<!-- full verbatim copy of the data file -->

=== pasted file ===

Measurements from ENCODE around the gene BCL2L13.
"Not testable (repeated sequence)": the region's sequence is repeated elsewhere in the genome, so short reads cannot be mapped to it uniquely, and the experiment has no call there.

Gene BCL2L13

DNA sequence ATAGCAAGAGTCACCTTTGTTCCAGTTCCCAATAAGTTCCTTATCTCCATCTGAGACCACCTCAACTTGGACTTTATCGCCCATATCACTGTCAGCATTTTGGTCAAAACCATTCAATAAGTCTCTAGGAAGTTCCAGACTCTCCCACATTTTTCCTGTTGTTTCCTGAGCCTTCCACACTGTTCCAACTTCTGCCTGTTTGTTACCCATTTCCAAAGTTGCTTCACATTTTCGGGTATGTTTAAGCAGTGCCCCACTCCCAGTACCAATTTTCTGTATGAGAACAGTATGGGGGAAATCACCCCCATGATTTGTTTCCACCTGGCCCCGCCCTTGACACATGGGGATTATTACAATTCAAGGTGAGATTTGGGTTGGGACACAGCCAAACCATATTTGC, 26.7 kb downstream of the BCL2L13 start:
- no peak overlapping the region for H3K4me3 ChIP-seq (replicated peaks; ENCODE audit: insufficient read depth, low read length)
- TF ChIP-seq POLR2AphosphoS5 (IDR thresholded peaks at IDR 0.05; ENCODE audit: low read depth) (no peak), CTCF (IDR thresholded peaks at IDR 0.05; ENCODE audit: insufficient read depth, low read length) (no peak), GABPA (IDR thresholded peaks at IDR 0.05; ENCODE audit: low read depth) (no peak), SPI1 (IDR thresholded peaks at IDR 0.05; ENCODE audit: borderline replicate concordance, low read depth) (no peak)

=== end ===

Measurements from ENCODE around the gene BCL2L13.
"Not testable (repeated sequence)": the region's sequence is repeated elsewhere in the genome, so short reads cannot be mapped to it uniquely, and the experiment has no call there.

Gene BCL2L13

DNA sequence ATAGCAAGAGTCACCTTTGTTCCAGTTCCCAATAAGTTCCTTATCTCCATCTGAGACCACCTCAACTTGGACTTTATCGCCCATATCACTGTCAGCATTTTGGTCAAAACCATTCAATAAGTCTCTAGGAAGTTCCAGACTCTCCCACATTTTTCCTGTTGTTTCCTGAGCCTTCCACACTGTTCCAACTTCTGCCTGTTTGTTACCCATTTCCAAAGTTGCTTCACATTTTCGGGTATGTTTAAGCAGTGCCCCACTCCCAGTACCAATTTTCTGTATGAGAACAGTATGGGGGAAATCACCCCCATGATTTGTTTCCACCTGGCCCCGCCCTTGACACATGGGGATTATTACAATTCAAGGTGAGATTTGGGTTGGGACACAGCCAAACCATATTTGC, 26.7 kb downstream of the BCL2L13 start:
- no peak overlapping the region for H3K4me3 ChIP-seq (replicated peaks; ENCODE audit: insufficient read depth, low read length)
- TF ChIP-seq POLR2AphosphoS5 (IDR thresholded peaks at IDR 0.05; ENCODE audit: low read depth) (no peak), CTCF (IDR thresholded peaks at IDR 0.05; ENCODE audit: insufficient read depth, low read length) (no peak), GABPA (IDR thresholded peaks at IDR 0.05; ENCODE audit: low read depth) (no peak), SPI1 (IDR thresholded peaks at IDR 0.05; ENCODE audit: borderline replicate concordance, low read depth) (no peak)